How to Negotiate your Salary

Julie Shenkman
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The key to salary negotiation is preparation. Don’t go into salary negotiations without knowing the facts. Be aware of your skills and all you have to offer a new employer. Once you’re confident with your skills, do a little research into your profession.

Research your market worth. Look on salary websites to figure out the basic range for your position. Also ask friends who may have similar positions as you. If you know the salary range for your job then you have an advantage in your salary negotiations. You will also know how high you can reasonably go.

Try not to talk about salary during the interview. Wait and gauge the interest the employer has in your background and personality. If the employer wants to proceed to the next level they will give you an offer.

Understand the employer’s view. An employer’s allegiance is to the company. They will try to find the best person to fill the position for the least amount of money. Unfortunately, this is how most employer’s think. They will usually state a salary range calculated for your position that will be in line with their budget.

If you feel like the offer is way below market rate, get out. Don’t waste time on employers that want to get a breadth of skills on the cheap. Look for good companies that understand the normal range of salaries. Once you find a company that’s willing to pay a normal salary for your position, you can push for a little more.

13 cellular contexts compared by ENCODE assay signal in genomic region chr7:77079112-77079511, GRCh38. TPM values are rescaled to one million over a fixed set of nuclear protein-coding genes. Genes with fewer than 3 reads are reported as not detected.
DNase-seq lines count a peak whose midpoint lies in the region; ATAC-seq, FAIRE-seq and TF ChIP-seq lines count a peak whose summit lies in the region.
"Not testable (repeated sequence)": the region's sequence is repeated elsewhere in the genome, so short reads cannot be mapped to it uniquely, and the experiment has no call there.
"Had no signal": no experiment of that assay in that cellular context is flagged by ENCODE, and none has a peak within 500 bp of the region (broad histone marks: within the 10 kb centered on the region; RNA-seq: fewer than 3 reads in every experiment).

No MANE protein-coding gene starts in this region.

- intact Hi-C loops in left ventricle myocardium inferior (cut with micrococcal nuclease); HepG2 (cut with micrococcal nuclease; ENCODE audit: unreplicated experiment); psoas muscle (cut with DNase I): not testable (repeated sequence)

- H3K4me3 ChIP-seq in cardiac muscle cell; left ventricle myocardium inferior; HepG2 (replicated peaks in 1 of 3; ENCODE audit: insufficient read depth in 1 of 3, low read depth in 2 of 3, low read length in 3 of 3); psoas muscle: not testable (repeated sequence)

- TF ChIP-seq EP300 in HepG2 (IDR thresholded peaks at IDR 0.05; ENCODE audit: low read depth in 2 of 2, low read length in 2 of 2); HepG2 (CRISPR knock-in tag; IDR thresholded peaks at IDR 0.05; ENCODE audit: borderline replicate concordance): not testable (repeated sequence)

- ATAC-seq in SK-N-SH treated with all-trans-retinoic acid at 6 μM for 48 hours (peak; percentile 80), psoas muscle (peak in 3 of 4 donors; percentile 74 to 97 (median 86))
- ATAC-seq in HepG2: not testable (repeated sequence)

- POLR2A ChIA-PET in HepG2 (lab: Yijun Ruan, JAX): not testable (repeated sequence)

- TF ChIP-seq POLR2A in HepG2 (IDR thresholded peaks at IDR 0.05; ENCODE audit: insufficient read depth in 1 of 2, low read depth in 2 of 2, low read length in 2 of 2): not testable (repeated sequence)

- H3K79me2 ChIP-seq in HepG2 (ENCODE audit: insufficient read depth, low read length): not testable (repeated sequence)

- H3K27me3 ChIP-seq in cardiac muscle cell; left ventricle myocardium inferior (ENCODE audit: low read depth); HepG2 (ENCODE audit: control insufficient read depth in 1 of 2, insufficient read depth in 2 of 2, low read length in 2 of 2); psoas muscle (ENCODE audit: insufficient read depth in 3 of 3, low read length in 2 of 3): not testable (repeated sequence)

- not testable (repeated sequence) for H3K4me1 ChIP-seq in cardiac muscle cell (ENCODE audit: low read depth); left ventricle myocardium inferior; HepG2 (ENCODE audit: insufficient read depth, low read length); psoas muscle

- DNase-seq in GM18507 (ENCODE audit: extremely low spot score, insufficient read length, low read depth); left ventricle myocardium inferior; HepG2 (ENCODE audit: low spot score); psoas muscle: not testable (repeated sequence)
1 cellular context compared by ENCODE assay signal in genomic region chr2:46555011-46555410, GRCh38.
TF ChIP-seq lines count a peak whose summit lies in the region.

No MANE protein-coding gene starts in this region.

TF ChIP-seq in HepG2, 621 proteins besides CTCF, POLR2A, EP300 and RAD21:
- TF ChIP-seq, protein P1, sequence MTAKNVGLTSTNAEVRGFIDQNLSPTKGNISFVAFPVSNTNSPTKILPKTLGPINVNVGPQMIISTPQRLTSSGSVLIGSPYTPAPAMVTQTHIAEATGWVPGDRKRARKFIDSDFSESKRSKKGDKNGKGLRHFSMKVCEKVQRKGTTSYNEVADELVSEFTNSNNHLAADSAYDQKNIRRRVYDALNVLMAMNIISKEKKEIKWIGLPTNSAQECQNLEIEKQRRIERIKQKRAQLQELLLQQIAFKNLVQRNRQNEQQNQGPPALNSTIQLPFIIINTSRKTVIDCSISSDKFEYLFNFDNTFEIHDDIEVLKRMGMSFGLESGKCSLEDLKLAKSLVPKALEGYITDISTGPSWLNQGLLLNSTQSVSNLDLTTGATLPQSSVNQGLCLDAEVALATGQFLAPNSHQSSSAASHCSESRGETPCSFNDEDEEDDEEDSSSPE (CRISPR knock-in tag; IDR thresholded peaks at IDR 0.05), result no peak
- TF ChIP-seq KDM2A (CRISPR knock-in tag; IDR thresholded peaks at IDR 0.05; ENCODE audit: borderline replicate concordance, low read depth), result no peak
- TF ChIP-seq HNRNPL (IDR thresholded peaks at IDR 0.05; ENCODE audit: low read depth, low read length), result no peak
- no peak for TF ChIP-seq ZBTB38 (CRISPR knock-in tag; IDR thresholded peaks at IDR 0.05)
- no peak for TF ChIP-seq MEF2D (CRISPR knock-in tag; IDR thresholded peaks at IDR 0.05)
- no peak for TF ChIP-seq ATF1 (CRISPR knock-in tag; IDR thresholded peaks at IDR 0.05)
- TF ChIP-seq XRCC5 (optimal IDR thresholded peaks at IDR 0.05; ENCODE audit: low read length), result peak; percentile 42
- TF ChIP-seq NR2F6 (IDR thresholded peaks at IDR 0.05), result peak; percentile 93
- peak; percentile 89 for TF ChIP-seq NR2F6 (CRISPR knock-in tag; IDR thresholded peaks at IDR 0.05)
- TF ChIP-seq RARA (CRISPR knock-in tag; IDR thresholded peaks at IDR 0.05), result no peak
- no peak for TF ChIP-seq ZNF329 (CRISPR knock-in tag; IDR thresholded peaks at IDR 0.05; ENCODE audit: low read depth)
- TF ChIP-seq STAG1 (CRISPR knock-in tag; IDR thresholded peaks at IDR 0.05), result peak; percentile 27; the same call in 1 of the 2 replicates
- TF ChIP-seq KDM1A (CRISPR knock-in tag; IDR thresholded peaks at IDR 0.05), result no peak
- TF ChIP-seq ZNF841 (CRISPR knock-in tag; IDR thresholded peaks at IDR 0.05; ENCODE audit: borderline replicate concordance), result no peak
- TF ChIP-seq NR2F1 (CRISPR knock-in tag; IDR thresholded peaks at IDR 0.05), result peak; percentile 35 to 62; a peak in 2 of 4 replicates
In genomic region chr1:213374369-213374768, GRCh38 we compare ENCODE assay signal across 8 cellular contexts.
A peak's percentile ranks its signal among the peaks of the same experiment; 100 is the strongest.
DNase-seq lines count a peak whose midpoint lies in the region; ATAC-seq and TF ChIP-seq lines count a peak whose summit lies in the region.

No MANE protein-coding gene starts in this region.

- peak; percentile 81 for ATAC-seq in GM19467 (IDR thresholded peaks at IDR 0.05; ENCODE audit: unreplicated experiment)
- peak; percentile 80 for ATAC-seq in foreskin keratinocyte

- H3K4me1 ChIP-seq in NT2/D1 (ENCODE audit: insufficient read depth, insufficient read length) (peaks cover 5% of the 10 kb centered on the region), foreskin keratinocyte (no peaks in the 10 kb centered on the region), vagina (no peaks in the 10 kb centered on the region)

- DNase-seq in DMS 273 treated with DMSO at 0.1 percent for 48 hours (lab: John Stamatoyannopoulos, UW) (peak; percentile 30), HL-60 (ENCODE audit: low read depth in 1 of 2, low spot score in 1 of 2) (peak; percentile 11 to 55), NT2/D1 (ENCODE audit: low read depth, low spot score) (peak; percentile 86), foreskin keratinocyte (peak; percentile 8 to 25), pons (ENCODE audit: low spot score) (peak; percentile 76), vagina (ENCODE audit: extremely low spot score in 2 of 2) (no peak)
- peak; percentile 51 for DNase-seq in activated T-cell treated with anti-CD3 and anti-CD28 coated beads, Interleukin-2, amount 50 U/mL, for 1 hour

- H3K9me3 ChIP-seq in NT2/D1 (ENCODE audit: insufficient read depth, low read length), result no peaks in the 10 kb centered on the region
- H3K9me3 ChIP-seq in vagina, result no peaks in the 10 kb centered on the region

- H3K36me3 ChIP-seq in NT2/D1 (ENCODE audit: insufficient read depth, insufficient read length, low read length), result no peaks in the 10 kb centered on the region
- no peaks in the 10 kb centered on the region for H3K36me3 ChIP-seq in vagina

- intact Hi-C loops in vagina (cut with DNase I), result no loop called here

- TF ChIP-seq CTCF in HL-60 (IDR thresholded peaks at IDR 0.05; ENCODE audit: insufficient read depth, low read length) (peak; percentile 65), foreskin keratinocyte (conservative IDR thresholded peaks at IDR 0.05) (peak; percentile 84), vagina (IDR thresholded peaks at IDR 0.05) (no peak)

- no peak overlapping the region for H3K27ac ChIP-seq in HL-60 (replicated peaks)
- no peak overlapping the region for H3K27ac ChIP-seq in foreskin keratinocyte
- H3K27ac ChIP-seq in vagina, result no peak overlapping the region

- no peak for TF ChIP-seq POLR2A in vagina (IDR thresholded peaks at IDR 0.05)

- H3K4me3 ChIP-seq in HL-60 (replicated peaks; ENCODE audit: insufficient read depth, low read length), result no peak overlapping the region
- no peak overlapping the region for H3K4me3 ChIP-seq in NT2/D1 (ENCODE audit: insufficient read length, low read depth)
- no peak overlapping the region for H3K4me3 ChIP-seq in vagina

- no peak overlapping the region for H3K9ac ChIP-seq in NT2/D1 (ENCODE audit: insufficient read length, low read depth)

State your case. Yes employers have a budget. If you really want to negotiate for a higher salary you must state a very good case. Illustrate to the employer that your skills will be an asset to the company. Yes they will be paying more for your services up front, but in the long run you’ll be saving them money by working efficiently.

Don’t forget to balance the salary with the benefits. If an employer offers you a salary that is lower than expected, ask what benefits are being offered. Some companies pay the full amount of insurance premiums. Add that number to your salary. Does the company provide perks such as free lunch or a free gym membership? Add those costs to you salary.

If the benefits raise your salary to an acceptable level, think about the offer. Will you be happy in the position? Is there a chance for promotions or other career growth in the company? How is the working environment? Do other employees seem happy? These are all questions you need to ask when considering an offer. You don’t want to jump from job to job. Take the time to review your options before taking the big leap.

About the Author:

Review more industry related articles by Catherine Zandueta at CareersandEducation.com. Catherine Zandueta is a feature writer and often covers topics related to Campus Degree Programs and Career advice.

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  • ANAS M.
    ANAS M.

    Thanks

  • Yer K.
    Yer K.

    Thank for the detail information to my curiosity